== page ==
05/24/2013 3:04PM

Monmouth Park notes: Black Onyx, Get Serious resting after minor injuries

Barbara D. Livingston
Black Onyx, scratched from the Kentucy Derby the day before the race, is turned out on a Florida farm but did not need surgery.

OCEANPORT, N.J. – Black Onyx is recuperating in Florida from the injury that knocked him out of the Kentucky Derby on the morning before the race.

The initial prognosis was a chip in his left front ankle that could possibly require surgery. Turns out, it was a hairline fracture that did not require an operation.

The Spiral Stakes winner is now at a farm in Williston, Fla.

“He’s out there for some R & R and we’ll re-X-ray it in six weeks,” trainer Kelly Breen said. “His return depends on Mother Nature. We’re hoping that’s it, and that he’s back in no time.”

Assuming all heals well, Black Onyx could return later this season. Even with a rapid recovery, Breen ruled out the Grade 1, $1 million Haskell Invitational, Monmouth’s premier event, on July 28.

A son of Rock Hard Ten, Black Onyx is 3 for 5. The Spiral on Turfway Park’s synthetic surface was his stakes debut following a maiden win at Aqueduct and a turf allowance victory at Gulfstream Park.

Get Serious resting injured ankle

The Red Bank Stakes came and went last weekend with a very notable absence from the lineup: Get Serious.

The 9-year-old chestnut gelding – winner of the race in 2009, 2010, and 2012 – was on target for a title defense until he wrenched an ankle following an unproductive winter in Florida. He ran four times over the Gulfstream course, with a pair of sixth-place finishes his best result.

A winner of $1.1 million, built largely on five graded wins at Monmouth, Get Serious has a history of preferring hard, firm turf courses. The training tandem of Pat McBurney and John Forbes were hoping Get Serious would take to the Gulfstream grass.

“He didn’t like that grass course at all,” McBurney said. “We thought he would because it’s always firm, but it’s a sandier base, so it was kicking up.”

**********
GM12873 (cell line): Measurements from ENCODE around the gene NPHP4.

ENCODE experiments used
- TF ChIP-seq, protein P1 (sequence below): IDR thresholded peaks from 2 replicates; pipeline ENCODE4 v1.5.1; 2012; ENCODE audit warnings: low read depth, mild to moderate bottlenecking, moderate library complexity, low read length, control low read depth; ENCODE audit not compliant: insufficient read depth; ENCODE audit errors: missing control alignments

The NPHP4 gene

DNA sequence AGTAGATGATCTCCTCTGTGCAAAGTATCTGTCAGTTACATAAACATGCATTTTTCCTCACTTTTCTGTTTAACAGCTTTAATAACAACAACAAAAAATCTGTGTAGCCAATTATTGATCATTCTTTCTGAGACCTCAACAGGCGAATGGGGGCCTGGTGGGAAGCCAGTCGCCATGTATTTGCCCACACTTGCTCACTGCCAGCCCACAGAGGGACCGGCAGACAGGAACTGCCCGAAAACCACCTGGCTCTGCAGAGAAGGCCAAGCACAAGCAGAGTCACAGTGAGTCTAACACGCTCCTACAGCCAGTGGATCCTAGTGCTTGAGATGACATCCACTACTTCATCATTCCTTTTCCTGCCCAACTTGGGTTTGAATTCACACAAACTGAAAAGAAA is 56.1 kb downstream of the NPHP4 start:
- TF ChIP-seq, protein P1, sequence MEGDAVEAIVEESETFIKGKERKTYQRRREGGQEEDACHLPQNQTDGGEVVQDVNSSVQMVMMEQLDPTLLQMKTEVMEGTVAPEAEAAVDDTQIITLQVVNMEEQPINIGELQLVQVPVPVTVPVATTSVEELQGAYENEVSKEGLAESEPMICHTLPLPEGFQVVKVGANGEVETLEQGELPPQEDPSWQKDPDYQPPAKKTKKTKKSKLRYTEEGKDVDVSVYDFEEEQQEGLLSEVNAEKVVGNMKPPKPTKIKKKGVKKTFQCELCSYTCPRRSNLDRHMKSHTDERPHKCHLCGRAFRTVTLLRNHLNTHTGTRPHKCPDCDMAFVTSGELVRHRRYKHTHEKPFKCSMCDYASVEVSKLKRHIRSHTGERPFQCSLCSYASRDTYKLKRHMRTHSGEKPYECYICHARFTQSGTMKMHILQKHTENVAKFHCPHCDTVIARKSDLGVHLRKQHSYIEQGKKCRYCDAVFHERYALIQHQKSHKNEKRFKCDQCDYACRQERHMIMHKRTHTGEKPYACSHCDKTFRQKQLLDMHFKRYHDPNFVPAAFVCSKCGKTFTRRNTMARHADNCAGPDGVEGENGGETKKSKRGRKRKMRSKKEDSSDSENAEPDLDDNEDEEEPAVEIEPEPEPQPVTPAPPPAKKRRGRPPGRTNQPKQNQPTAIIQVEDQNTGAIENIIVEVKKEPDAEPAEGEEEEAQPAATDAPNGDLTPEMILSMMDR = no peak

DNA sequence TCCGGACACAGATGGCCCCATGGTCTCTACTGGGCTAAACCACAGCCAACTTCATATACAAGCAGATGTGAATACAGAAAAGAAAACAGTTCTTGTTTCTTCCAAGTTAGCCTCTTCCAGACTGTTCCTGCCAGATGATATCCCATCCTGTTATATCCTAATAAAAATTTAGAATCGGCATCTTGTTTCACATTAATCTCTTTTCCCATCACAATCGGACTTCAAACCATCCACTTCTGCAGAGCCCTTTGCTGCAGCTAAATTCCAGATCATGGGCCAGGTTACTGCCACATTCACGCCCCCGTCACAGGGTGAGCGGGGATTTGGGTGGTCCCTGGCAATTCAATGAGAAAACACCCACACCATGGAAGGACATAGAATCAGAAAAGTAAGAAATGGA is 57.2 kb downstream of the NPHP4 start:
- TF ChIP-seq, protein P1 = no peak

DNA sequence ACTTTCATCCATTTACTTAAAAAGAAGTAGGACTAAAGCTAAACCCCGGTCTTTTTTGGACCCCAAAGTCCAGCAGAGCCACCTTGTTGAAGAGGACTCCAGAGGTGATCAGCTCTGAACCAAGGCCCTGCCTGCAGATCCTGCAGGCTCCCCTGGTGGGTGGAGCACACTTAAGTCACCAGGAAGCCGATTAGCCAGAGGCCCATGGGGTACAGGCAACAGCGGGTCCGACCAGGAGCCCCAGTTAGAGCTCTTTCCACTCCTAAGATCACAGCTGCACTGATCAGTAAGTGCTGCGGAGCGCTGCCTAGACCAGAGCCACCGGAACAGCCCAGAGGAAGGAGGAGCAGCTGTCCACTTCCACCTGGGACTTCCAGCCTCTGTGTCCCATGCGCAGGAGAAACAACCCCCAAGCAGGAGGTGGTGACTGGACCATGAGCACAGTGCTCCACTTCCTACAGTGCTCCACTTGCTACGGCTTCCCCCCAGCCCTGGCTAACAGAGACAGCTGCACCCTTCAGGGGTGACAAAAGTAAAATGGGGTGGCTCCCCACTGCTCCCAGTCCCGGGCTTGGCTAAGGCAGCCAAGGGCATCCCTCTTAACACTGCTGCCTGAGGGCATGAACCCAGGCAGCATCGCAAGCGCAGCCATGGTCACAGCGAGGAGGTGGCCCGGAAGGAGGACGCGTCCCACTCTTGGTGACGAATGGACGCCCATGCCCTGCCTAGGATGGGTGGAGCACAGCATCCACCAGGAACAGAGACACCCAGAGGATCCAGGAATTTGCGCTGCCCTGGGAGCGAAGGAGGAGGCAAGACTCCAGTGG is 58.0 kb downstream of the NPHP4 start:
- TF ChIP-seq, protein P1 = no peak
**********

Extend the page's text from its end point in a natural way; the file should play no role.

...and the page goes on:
The last race there, on March 3, was somewhat encouraging.

“He actually was boxed in at the top of the stretch, swung out and came running,” McBurney said. “We were very happy about that, but then just breezing down there on dirt toward the end of the meet, he wrenched an ankle.”

Get Serious, back home at Monmouth, is still 30 days away from the resumption of training, wiping out most of the summer over his favorite course.

McBurney has set the Grade 3 Cliff Hanger on Aug. 25 as the next target.

Perkins has three stakes sprinters

Trainer Ben Perkins Jr. has a trio of talented sprinters for this season at Monmouth: Rainbow Heir, Well Spelled, and The Hunk.

Rainbow Heir is the exciting newcomer, a perfect 3 for 3 following a dazzling opening weekend victory that earned a 97 Beyer Speed Figure.

Perkins is pointing the son of Wildcat Heir toward the Grade 3 Jersey Shore Stakes for 3-year-olds on July 4.

“We were always extra careful with him,” Perkins said. “From the first go, he showed some serious talent. We just took our time with him. We know he has the talent. We’ll find out if he has the grit. His father was as fast as any horse I ever saw, or had, and he’s just like that.”

Well Spelled, winner of last year’s Jersey Shore and the $300,000 Gallant Bob at Parx Racing, has had two breezes at Monmouth. He is recuperating from surgery following the Gallant Bob and could return in the Mr. Prospector on July 7.

The Hunk won the John J. Reilly Handicap for New Jersey-breds last year but is behind schedule for this season’s renewal on June 1.

“He’s pretty close after a winter off, but I don’t think he’ll make the Reilly,” Perkins said.